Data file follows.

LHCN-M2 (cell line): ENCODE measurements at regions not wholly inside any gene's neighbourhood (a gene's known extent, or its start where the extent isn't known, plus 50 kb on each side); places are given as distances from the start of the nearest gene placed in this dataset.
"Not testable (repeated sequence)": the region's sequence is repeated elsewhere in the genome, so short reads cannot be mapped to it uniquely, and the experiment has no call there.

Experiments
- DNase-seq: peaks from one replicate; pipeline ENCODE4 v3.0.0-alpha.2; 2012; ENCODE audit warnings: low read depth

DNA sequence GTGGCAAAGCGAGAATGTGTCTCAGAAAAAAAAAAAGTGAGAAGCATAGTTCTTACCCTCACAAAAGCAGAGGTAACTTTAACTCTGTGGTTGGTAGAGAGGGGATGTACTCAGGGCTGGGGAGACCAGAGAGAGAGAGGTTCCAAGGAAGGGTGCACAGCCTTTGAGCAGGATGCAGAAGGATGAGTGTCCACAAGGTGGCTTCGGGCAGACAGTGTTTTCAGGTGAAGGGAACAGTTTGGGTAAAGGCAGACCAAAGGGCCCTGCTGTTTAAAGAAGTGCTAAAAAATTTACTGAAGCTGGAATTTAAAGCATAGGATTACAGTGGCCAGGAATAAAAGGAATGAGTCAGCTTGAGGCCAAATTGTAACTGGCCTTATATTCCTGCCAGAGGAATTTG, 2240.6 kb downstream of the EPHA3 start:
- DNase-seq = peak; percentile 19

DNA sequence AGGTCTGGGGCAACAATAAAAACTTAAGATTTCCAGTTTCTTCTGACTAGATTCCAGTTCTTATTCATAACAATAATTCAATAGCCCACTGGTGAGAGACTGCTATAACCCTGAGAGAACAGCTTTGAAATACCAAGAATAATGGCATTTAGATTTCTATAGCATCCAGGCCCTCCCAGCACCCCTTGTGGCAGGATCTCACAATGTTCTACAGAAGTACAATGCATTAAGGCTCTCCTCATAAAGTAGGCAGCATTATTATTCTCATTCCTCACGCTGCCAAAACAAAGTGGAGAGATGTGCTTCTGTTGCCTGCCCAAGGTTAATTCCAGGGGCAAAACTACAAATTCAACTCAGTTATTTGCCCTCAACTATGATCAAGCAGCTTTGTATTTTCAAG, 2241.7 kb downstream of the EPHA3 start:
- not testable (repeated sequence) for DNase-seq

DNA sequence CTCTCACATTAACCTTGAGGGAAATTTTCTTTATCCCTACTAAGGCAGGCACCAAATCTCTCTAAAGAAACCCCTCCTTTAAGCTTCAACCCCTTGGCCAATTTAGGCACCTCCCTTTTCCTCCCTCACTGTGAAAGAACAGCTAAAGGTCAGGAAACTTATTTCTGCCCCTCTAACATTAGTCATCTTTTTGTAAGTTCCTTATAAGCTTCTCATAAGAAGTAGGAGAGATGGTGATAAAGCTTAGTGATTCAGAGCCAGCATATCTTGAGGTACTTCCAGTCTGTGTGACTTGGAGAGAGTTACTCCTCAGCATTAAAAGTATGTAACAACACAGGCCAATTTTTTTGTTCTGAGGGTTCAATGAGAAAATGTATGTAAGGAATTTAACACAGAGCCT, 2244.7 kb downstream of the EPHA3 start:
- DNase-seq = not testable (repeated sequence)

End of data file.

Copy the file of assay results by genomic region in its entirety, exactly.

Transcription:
LHCN-M2 (cell line): ENCODE measurements at regions not wholly inside any gene's neighbourhood (a gene's known extent, or its start where the extent isn't known, plus 50 kb on each side); places are given as distances from the start of the nearest gene placed in this dataset.
"Not testable (repeated sequence)": the region's sequence is repeated elsewhere in the genome, so short reads cannot be mapped to it uniquely, and the experiment has no call there.

Experiments
- DNase-seq: peaks from one replicate; pipeline ENCODE4 v3.0.0-alpha.2; 2012; ENCODE audit warnings: low read depth

DNA sequence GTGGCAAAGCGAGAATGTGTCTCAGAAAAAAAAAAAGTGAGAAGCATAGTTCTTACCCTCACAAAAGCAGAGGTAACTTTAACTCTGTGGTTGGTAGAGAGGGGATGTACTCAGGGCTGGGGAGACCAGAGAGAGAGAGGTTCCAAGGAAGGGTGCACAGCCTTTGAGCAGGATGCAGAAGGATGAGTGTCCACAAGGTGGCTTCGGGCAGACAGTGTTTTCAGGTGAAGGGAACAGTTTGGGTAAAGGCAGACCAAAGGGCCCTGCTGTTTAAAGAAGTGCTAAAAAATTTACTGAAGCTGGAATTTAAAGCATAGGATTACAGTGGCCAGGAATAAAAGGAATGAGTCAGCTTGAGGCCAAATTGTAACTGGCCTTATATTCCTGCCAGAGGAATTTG, 2240.6 kb downstream of the EPHA3 start:
- DNase-seq = peak; percentile 19

DNA sequence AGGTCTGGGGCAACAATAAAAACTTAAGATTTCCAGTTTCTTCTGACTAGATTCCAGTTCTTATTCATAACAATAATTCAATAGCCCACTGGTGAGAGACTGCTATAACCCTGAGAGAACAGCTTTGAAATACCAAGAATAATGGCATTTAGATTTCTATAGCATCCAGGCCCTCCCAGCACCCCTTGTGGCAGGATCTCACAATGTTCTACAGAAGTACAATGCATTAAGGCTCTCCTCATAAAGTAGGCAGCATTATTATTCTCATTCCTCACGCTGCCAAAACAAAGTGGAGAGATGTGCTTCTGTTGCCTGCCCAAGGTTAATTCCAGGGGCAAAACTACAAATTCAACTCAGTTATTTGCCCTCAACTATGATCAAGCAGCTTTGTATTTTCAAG, 2241.7 kb downstream of the EPHA3 start:
- not testable (repeated sequence) for DNase-seq

DNA sequence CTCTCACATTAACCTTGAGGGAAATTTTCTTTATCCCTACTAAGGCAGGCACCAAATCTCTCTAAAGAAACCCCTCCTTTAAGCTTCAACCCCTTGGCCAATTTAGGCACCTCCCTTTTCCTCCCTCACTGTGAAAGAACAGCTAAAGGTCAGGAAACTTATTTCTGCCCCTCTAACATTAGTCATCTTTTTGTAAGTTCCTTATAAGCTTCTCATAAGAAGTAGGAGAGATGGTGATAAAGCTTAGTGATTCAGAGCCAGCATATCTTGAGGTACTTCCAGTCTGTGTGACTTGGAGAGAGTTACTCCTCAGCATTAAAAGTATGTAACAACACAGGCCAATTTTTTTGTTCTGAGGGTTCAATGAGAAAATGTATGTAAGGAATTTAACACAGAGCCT, 2244.7 kb downstream of the EPHA3 start:
- DNase-seq = not testable (repeated sequence)